The investiture conflict that emerged in the Medieval Europe, including England, marked the consistent shift in the view on the royal power and church in the society. In this regard, Henry IV denounced the Pope as a “false monk” because he stood on the ground that he, Henry IV, was the monarch, whose was granted to him by God directly, whereas Pope Gregory stood on the traditional ground that the church and he, as the head of the Roman Catholic Church, was the mediator between God and believers. From this angle, Henry IV was just a believer, whose power was limited by the civil law, whereas the divine law was the prerogative of the Roman Catholic Church and the Pope. Henry IV denied this view on his power and eliminated the Pope as a mediator between him and his power and God denouncing the Pose as “false monk”.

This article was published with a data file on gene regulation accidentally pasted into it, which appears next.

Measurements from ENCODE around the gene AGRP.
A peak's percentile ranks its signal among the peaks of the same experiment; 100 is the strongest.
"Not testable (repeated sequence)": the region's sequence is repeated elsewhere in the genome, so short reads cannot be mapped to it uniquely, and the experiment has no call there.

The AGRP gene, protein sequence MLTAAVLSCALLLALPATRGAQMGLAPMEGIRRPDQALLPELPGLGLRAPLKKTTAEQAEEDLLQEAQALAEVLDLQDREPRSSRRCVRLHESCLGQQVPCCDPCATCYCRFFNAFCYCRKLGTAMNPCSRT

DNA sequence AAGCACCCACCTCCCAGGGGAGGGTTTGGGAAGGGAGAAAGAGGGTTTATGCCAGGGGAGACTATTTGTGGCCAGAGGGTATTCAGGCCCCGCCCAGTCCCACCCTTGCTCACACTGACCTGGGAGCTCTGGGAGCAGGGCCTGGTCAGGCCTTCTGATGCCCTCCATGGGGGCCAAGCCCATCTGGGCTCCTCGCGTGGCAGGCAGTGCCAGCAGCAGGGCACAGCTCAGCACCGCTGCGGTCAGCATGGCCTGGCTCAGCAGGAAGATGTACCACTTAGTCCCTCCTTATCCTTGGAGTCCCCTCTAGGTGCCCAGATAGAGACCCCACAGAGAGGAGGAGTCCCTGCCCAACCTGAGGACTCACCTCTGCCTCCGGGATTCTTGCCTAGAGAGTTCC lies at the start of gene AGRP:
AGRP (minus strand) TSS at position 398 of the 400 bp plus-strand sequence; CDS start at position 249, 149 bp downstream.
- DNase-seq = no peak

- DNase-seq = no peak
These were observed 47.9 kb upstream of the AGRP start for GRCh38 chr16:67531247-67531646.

In fact, the conflict between Pope Gregory and King Henry IV revealed the full extent to which views of the Pope and the King on the political power varied. Henry IV denied any possibility of interference of the Pope in his politics, whereas Pope IV believed that monarchs, including Henry IV, should coordinate their policies with the Roman Catholic Church and him in person because religion still played an important part in the life of people and the Pope was responsible for believers, which were also subordinated to the King, but the Pope stood on the ground that he was a mediator, who maintained the communication between God and believers, among which the King was just one of believers.
Blumenthal, Uta-Renate. The Investiture Controversy: Church and Monarchy from the Ninth to the Twelfth Century. University of Pennsylvania Press, 1988.
Cowdrey, H.E.J. Pope Gregory VII, 1073–1085. Oxford University Press, 1998.